BRUSSELS—In its 2021 Report on Human Rights and Democracy in the World, released on April 19, the European Union has highlighted the further worsening of the overall human rights situation in China and the continuing repressive policies of the Chinese government in Tibet.
The report, which is prepared annually by the European External Action Service and provides an overview of EU activities to promote and protect human rights and democracy across the globe, summarizes the main issues regarding human rights in China, including the limitation of civil society space, the restrictions on media freedom and access to information, as well as the use of enforced disappearances, secret detentions and torture.
It also notes that religious activities continued to take place under the supervision of the Chinese Communist Party and emphasizes the Chinese government’s violations of the rights of Uyghurs, Tibetans and Inner Mongolians, as well as the “severe democratic setback” in Hong Kong.
On Tibet, the EU notes that the Chinese government continued to implement similar policies as those implemented in Xinjiang, severely limiting Tibetan culture, language and identity.
“Religious practices continue to be heavily controlled by the [Communist Party of China], in line with existing regulations,” the report states. “Detentions, torture and deaths in prison of Tibetan monks and rights activists continued to be reported. Private language schools teaching in Tibetan were closed or asked to start teaching in Mandarin. In July 2021, authorities announced that kindergartens in ethnic minority areas must use Mandarin as teaching language.”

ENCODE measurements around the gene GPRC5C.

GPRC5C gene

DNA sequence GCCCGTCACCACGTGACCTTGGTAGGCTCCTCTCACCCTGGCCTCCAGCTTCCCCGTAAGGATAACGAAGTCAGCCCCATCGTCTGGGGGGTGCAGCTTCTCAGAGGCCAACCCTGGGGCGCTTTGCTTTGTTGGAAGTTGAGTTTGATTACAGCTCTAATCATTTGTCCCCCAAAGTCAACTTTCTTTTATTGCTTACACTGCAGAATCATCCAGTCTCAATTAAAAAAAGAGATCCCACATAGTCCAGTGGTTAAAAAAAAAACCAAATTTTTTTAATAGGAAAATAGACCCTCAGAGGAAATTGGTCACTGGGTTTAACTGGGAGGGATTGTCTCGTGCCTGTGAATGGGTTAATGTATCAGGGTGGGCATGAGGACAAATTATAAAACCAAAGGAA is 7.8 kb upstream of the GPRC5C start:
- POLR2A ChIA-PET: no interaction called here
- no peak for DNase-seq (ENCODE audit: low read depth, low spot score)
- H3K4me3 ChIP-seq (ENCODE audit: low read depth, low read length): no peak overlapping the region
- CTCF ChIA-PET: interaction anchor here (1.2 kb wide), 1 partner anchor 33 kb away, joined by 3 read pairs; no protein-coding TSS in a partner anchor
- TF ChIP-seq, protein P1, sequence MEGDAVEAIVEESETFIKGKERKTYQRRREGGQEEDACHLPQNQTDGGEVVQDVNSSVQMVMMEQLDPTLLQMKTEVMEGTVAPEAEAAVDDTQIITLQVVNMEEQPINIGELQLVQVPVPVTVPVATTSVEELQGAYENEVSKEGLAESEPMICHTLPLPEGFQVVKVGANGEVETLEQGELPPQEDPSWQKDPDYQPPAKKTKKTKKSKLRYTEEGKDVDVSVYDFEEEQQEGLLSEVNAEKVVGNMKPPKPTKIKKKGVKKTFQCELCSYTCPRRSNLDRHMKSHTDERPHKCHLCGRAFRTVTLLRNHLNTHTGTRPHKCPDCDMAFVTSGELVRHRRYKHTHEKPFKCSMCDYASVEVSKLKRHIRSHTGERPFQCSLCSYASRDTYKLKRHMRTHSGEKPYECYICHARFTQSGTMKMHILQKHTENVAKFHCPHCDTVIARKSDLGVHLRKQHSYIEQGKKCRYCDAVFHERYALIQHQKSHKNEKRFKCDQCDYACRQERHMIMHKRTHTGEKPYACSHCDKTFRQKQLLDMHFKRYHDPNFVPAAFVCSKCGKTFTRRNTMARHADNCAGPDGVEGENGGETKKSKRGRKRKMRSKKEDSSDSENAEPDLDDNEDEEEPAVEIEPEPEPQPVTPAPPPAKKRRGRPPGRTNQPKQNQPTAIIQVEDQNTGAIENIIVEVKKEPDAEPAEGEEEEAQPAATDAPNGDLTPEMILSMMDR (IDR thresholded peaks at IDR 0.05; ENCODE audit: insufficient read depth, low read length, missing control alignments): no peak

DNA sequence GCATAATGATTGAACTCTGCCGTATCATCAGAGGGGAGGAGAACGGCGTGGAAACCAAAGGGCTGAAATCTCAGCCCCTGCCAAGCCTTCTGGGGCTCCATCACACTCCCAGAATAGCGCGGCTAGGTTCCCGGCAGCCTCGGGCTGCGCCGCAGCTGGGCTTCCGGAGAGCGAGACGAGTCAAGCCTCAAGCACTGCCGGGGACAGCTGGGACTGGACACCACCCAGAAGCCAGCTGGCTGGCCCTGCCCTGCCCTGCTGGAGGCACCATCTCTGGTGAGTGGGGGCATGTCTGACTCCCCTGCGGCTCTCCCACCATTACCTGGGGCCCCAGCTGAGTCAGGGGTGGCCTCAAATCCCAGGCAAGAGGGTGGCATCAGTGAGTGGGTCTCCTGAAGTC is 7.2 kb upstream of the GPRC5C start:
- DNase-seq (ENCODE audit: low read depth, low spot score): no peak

The report also recalls the lack of access to the Tibet Autonomous Region, which “was possible only for controlled visits of official delegations or tourist groups.”
The report further summarizes the efforts undertaken by the European Union to advance human rights in China. This includes the sanctions taken against four Chinese individuals (including the now-Tibet Autonomous Region secretary Wang Junzheng) and one entity for their involvement in serious human rights violations in Xinjiang, and the continuous calls to China to fulfill its obligations under the UN Charter and international law, as well as under its own constitution.
Report of the European Parliament on the persecution of minorities
On April 4, another report on the persecution of minorities on the grounds of belief or religion was also adopted by the Committee on Foreign Affairs of the European Parliament.
While not referring to any specific country, the report condemns, among others, the use of legislation on security, sedition, disturbance of public order, and the fight against terrorism and extremism as a tool to criminalize persons belonging to belief or religious minorities, restrict the practice or expression of their belief or religion or close places of worships.
In recent years, national security has increasingly been used as a pretext to crackdown on Tibetan Buddhism, and the Dalai Lama has been labelled a security threat.
Members of the European Parliament also strongly condemn any practice of coercive detention in state-run re-education camps, forced labor or exploitation of persons belonging to belief or religious minorities, where “the objectives include compelling them to abandon their religion and assimilate to the dominant culture, language or ways of thinking.”